Teachers and students in Los Angeles are back in class for a third day after a six-day strike that ended with a victory: Teachers won a deal for a 6 percent pay raise and reduced class sizes.
Meanwhile in Denver, teachers voted this week to go on strike, and teachers in Oakland staged a walkout last week.
Lily Eskelsen García, the president of the National Education Association, tells Here & Now‘s Peter O’Dowd that the teachers union is seeing “some energy like we’ve never seen before.”
“We were ignored as more and more local, state, and even the national government, started saying, ‘Yeah you guys can pick up the slack. You can buy your own supplies.’ We have seen this for decades,” Eskelsen García says. “And you can only take seeing that for so long. Our members, they have been standing up and saying, ‘We will not be ignored when we see our students suffering.’ ”
Eskelsen García says part of the union bargaining success also comes from the outpouring of support from parents.
“Parents stand with us because what we’re saying is true,” she says. “It’s coming from our experience working with someone else’s children and that’s what won the day in Los Angeles.”
And the LA teachers’ biggest win? A nurse that visits every school, every day.
“They [the teachers] were off the charts with joy for what they were getting for their kids,” Eskelsen García says.
On where the union’s momentum is coming from
“It actually, I think, comes from being the good teachers and support staff … saying, ‘You know, it’s not really a great idea to have 40 kids in a classroom, and here’s what we need for our special ed kids, and sports and arts are actually important parts of our curriculum.’ ”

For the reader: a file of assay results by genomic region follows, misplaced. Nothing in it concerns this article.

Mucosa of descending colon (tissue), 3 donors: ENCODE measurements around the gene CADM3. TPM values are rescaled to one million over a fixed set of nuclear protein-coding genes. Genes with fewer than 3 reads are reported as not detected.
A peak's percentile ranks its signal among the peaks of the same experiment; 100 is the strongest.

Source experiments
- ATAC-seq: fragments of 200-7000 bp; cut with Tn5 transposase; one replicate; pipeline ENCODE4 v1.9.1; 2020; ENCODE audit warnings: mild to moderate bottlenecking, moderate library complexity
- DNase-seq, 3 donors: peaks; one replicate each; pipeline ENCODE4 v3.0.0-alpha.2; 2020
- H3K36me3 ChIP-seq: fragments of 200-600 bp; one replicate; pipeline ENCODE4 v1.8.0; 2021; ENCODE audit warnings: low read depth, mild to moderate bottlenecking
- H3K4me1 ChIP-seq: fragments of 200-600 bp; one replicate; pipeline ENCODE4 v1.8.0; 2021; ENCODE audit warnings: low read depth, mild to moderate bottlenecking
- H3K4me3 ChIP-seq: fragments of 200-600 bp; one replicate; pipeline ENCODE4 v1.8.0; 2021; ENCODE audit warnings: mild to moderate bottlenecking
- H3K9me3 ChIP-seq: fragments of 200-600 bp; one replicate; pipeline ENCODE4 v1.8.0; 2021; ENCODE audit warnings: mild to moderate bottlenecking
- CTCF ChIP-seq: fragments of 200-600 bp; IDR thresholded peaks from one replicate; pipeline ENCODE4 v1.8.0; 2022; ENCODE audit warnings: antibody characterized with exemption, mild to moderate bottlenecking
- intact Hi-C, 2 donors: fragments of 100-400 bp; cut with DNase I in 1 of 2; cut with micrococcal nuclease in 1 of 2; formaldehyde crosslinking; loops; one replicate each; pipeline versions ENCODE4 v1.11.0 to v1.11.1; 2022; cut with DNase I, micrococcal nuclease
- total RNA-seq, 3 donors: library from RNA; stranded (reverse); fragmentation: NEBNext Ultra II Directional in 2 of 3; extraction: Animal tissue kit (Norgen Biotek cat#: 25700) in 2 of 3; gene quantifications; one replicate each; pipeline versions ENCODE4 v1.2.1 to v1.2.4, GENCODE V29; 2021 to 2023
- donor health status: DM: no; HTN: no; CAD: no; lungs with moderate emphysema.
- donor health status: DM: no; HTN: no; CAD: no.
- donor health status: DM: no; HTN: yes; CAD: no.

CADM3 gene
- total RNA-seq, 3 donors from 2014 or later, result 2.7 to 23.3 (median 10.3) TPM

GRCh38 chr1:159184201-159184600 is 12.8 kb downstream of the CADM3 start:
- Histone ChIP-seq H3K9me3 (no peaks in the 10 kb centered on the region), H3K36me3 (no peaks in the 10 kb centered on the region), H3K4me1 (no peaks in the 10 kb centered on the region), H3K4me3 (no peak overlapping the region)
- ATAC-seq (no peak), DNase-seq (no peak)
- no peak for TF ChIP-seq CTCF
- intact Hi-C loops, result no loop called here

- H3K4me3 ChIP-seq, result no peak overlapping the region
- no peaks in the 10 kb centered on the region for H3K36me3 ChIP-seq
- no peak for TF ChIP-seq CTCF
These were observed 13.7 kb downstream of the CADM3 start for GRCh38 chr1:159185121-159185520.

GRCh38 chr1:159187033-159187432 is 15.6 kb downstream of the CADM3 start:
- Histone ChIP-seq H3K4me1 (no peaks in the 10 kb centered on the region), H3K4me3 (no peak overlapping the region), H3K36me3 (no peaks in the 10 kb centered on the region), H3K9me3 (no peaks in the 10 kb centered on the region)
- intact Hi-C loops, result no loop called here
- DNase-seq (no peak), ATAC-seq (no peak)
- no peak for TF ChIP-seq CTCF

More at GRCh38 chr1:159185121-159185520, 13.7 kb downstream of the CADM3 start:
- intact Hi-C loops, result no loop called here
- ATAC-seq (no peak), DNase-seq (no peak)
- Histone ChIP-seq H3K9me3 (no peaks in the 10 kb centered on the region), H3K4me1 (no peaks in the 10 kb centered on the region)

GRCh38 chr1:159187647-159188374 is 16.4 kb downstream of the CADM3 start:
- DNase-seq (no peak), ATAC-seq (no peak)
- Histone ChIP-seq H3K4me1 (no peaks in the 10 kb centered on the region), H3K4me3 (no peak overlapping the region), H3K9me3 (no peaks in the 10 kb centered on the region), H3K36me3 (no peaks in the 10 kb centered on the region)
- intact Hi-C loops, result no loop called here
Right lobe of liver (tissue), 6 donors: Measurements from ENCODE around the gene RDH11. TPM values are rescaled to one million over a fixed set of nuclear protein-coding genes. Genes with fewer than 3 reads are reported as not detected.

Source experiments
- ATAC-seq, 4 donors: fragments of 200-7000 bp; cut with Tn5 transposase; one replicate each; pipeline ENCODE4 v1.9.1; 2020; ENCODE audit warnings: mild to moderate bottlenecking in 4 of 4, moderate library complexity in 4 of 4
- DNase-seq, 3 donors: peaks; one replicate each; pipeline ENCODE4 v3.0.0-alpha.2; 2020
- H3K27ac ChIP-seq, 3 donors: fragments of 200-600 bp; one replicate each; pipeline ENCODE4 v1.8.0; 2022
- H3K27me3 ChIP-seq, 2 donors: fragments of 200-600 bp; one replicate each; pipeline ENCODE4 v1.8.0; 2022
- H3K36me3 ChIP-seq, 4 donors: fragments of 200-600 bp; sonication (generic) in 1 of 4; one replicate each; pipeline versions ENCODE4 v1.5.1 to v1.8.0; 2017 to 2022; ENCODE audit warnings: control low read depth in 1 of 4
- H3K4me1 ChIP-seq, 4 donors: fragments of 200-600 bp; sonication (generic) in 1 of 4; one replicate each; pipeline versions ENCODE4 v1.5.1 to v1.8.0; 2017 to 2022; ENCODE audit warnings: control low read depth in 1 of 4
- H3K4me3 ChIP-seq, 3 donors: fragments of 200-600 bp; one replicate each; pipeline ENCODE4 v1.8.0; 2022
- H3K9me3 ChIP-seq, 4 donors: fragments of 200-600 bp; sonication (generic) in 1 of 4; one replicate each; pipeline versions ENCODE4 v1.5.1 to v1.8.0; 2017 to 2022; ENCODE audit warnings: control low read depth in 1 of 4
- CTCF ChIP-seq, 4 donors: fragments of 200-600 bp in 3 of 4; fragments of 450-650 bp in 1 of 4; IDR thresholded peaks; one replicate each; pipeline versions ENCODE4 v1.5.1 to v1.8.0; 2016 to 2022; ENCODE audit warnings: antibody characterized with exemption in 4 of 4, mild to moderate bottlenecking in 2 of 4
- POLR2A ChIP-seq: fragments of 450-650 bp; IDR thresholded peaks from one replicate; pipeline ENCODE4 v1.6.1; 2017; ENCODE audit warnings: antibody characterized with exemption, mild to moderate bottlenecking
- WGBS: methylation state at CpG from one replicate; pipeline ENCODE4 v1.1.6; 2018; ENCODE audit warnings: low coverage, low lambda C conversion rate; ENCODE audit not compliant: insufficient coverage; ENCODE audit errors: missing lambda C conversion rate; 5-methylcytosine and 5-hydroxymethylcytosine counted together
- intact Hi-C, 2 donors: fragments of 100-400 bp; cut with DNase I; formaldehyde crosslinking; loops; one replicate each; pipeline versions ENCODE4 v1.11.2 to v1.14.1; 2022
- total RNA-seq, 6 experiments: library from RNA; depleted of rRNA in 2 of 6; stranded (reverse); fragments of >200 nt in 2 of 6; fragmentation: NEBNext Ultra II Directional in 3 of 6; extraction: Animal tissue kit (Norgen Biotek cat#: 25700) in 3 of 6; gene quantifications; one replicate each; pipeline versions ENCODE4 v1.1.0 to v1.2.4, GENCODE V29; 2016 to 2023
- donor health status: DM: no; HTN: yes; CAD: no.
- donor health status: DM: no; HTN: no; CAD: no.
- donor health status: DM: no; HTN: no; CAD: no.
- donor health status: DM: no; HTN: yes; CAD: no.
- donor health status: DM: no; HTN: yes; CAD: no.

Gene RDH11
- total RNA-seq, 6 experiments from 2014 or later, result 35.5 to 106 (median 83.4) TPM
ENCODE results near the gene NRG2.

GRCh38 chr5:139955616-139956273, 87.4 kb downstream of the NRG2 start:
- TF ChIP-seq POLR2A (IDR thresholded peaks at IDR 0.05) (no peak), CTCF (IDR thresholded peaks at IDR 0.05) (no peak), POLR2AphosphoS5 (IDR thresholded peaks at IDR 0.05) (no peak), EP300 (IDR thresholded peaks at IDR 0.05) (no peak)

On the difference between bargaining in California compared to in more conservative states
“What you saw last year in that ‘Red for Ed’ wave that started in West Virginia and hit Oklahoma, Arizona — these were states that were being starved from general funding from very conservative state legislatures and governors. It was very different than the dynamic in Los Angeles. We’re sitting at the table, we’re bargaining for our contract for this school district. And we are not only going to settle for a pay raise. I was in Los Angeles after they announced the settlement. The largest applause line was when they said, ‘We won a school nurse in every school, every day.’ ”
On the Supreme Court ruling against public unions collecting fees from nonmembers
“For decades we’ve been under attack by people like the Koch brothers and folks like them. They won their case in the Supreme Court but when they won that, they didn’t win their goal. Their goal was to have a whole lot of members drop their membership and get those services for free. Not only did that not happen, we actually saw membership growth. And look at the strength that you’re seeing now and the good that’s coming from our union.”
On what to expect from teachers in Denver
“I’m not going to be making predictions. I’m going to be saying that the voices of educators are now being taken very seriously. It’s because we’re fighting for the right things and the public is standing behind us.”